The Wildcat Theater has gone dark for Weber State’s Chinese film series this school year.
With a black-and-white subtitled film that filled the screen, students and members of the community got some rare insights into Chinese cinema Wednesday.
This fall’s film series is called “Chinese Neo-Realism,” focusing on Asian cinema before liberation in the late 1940s.
According to Greg Lewis, professor of history and Asian studies program director, this is the first year they will be addressing Chinese culture during this infamous time.
“I’ve researched Chinese cinema for a number of years and I never did a series on the post-war,” Lewis said. “These are really prominent films because they are packed with Chinese history.”
This week’s film is called “The Spring River Flows East,” and focused on the tragedies branching from a split up family during wartime in China.
Divided into two parts, the first part of the film addressed the patriotism of Chinese families during the Japanese invasion in the 1940s by getting up close with an Asian couple who were forced to separate.
“They made this film, and what it says to me is that in the post-war period, they were trying to create patriotism,” said Lewis.
According to Lewis, this era was an unlikely golden age for Chinese cinema despite the war and inflation that devastated the country, affecting theaters and film studios alike.
For him, the neo-realism aspect of the film was what captured the true emotion and mood of the era.
“The realism is natural in the sense that they didn’t have to go very far to find subjects that were compelling,” Lewis said.
A part of the Asian Studies program for several years, Lewis not only wanted to shed light on this controversial time but also show the educational value in sharing historical films with the audience.
“When you watch these films, you’ll understand what they went through,” he said. “Showing you is as close as I can get you to that time. I’m putting the vision of China in front of you.”
Don Voight and Irene Voight, a couple from the local community, came to watch the Chinese films not just for the entertainment but to get in touch with Chinese culture.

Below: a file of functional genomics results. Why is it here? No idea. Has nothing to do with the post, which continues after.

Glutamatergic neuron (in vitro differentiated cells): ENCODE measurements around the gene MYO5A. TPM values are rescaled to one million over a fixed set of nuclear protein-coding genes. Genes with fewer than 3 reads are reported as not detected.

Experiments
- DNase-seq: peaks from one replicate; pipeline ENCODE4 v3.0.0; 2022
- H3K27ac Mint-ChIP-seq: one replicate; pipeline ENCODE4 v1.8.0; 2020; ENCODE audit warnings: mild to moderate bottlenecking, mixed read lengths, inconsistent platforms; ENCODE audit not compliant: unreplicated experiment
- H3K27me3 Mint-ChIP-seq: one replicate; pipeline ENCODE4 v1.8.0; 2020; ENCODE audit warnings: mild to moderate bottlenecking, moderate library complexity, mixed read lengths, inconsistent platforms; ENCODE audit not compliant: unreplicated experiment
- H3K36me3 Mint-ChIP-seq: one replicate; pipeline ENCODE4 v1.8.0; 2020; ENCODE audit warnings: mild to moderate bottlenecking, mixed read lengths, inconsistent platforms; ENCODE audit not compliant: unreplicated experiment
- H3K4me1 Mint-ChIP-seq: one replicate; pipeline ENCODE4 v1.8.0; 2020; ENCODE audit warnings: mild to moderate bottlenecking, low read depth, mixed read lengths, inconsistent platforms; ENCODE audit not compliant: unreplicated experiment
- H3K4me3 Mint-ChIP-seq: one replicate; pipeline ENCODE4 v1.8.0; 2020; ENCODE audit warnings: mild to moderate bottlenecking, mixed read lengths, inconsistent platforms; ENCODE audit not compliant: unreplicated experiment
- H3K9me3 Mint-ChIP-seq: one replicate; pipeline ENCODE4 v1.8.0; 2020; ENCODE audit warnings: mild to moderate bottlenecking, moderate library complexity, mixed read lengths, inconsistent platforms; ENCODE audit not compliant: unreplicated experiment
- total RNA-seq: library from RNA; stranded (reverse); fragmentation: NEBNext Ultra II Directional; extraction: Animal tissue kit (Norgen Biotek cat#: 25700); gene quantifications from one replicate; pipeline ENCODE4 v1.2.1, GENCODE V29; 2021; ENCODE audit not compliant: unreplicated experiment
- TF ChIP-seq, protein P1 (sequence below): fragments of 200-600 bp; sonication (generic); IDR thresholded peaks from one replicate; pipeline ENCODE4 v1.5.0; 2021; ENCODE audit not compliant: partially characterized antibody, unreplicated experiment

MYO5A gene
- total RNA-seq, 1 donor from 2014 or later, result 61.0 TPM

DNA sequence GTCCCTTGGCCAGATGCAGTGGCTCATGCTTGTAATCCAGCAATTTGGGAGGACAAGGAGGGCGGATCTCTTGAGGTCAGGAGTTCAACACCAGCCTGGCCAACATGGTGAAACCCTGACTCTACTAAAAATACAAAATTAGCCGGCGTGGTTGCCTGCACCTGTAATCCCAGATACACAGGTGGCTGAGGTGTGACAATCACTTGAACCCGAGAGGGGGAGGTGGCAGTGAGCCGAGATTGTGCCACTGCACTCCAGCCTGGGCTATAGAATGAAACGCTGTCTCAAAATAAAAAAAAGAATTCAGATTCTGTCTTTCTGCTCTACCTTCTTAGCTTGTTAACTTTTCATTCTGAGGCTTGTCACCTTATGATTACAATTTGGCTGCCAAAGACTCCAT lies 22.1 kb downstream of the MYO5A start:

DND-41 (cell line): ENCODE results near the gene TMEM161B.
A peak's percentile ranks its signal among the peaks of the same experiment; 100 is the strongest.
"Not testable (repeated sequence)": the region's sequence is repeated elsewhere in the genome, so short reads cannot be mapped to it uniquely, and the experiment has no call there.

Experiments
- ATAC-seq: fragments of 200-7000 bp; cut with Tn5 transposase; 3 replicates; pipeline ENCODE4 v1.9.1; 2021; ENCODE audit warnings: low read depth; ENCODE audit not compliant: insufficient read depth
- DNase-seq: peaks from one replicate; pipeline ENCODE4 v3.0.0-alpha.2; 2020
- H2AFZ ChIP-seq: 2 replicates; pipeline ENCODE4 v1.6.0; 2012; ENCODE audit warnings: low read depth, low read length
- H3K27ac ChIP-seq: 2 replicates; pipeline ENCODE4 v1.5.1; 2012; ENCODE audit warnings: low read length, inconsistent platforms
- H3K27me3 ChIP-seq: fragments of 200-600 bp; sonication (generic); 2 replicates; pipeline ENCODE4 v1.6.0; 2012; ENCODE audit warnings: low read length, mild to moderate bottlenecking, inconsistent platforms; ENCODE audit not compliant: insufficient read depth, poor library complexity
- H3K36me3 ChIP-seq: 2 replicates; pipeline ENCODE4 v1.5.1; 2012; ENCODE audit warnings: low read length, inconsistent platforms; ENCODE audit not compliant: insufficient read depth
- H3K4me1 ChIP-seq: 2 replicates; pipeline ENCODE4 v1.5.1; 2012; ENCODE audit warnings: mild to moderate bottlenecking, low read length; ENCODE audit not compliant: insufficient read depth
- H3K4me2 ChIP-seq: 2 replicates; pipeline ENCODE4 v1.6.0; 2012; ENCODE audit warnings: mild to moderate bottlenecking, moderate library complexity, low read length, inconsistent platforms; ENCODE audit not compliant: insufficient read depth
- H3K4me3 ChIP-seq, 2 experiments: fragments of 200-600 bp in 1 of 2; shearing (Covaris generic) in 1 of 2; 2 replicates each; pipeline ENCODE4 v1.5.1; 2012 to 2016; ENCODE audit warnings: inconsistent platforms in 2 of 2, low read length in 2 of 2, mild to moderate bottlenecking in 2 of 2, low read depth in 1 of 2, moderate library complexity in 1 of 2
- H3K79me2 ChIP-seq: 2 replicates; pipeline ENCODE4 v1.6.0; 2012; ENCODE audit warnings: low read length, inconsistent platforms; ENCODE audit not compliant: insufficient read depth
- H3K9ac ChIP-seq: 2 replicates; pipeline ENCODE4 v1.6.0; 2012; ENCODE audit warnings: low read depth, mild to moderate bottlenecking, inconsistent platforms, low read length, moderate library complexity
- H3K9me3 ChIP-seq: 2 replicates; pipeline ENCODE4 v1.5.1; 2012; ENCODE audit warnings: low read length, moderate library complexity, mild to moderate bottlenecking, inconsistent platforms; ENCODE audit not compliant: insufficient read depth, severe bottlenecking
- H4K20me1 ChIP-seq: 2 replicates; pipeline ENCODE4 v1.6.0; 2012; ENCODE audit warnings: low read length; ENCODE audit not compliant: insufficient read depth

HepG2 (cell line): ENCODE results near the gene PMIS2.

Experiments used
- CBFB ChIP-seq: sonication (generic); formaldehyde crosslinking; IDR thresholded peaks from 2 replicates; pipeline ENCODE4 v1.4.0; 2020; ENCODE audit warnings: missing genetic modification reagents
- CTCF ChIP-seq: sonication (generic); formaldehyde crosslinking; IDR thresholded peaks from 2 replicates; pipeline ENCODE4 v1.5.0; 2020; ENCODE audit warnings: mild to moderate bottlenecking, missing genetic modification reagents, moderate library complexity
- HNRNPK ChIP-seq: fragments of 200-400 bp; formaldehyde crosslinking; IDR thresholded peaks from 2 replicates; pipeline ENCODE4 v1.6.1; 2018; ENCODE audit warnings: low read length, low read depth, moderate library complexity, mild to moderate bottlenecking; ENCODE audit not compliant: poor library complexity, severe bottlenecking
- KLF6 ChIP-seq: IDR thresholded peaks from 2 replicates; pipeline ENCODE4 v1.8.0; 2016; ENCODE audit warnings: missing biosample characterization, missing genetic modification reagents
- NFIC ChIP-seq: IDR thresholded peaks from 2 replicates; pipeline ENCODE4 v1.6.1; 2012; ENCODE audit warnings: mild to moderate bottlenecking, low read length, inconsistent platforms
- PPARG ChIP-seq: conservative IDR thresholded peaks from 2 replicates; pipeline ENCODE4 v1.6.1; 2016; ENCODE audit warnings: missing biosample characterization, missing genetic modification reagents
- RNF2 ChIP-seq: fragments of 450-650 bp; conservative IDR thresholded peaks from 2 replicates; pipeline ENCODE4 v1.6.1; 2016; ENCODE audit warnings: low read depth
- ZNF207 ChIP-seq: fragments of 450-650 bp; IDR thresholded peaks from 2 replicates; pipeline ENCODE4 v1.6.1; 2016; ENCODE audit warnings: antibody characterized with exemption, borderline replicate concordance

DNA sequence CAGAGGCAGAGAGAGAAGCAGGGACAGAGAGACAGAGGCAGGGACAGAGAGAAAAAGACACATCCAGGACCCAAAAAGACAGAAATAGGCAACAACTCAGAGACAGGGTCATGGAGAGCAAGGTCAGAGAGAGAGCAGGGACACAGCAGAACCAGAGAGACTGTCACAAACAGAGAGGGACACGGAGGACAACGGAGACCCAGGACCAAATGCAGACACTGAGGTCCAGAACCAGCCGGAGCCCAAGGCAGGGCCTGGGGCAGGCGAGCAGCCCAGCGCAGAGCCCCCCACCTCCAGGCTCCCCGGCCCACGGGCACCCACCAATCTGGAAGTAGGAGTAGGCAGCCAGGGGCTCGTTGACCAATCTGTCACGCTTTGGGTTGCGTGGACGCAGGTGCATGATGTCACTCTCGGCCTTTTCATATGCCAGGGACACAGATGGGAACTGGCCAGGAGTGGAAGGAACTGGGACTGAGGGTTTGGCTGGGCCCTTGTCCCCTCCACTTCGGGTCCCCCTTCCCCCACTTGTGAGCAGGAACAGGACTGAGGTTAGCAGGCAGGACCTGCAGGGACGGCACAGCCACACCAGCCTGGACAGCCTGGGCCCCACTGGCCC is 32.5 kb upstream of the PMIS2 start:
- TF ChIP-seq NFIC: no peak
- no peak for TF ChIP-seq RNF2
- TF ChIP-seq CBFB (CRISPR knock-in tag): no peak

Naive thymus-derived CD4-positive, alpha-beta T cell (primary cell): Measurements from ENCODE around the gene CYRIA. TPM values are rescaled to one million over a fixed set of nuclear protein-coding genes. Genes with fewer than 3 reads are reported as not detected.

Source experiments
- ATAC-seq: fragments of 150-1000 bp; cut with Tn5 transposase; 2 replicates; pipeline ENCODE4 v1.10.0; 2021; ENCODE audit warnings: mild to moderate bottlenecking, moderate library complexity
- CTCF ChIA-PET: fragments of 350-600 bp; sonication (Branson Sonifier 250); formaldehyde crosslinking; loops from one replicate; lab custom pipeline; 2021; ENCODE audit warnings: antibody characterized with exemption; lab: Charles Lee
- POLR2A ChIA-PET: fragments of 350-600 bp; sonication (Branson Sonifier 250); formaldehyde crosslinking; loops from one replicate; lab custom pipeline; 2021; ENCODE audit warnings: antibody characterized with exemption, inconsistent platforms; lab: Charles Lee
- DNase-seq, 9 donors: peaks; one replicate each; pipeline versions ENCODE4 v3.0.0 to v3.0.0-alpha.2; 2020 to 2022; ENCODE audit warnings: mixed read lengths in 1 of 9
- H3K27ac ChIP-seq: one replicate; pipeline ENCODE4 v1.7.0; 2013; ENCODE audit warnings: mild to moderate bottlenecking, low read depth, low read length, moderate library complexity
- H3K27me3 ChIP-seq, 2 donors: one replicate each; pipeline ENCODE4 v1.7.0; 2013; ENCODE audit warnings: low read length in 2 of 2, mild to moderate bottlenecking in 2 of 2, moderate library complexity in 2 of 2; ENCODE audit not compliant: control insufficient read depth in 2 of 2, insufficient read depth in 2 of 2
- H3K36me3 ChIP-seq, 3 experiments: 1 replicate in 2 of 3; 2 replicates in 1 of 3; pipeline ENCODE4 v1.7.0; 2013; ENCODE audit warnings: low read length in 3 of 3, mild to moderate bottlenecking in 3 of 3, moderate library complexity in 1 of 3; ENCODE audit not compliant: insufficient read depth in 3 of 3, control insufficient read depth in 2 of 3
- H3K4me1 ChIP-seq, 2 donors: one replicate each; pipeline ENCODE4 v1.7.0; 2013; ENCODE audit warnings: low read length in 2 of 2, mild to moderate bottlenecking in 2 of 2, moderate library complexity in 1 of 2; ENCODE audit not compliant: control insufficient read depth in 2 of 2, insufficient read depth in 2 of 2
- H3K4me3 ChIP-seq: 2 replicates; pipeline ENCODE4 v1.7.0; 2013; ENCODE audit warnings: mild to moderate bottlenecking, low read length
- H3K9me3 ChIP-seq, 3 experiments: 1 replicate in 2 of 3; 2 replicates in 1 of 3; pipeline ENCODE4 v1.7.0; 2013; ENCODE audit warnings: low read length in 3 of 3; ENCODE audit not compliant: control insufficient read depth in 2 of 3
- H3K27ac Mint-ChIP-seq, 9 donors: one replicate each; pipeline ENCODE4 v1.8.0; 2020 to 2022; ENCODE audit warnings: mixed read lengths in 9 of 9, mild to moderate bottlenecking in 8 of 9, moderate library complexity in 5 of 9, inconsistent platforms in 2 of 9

“I don’t come so much for the quality of the movie or the creativity. I’m more interested in the seeing the Chinese culture and how it’s evolved,” said Irene, a former sociology major. “It’s neat to see the period of the 1940s in the films and compare them to current China.”
However, keeping up with the Chinese language is what draws her husband Don to the theater.
“(The film) lets you listen to spoken Chinese, but there are subtitles to these spoken words so that you can try and understand the language,” said Don, a second-year Chinese language student.
Along with bringing culture and building connections in the community, one of Lewis’s main goals is to also bring awareness to some of the hardships China endured during such harsh times.
Lewis hopes to give the audience a new sense of appreciation for how others around the world live.
“The beauty in these movies, and I hope people pick this up, is understanding the psychic damage that happens to people because of war,” said Lewis. “Part of this project is just to say, look at these people and the way they survived.”
Along with showing how Chinese filmmakers managed such great success during wartime, Lewis believes showing these films are also great way to get students involved on campus and with other cultures.
“You’re a living, breathing human being. You’re here to be educated, even if you don’t understand anything about the subject,” Lewis said. “I think there is something everyone can take away from these films.”
Starting at 7 p.m. every Wednesday, film screenings will continue through Dec. 3 at the Wildcat Theater. All are welcome.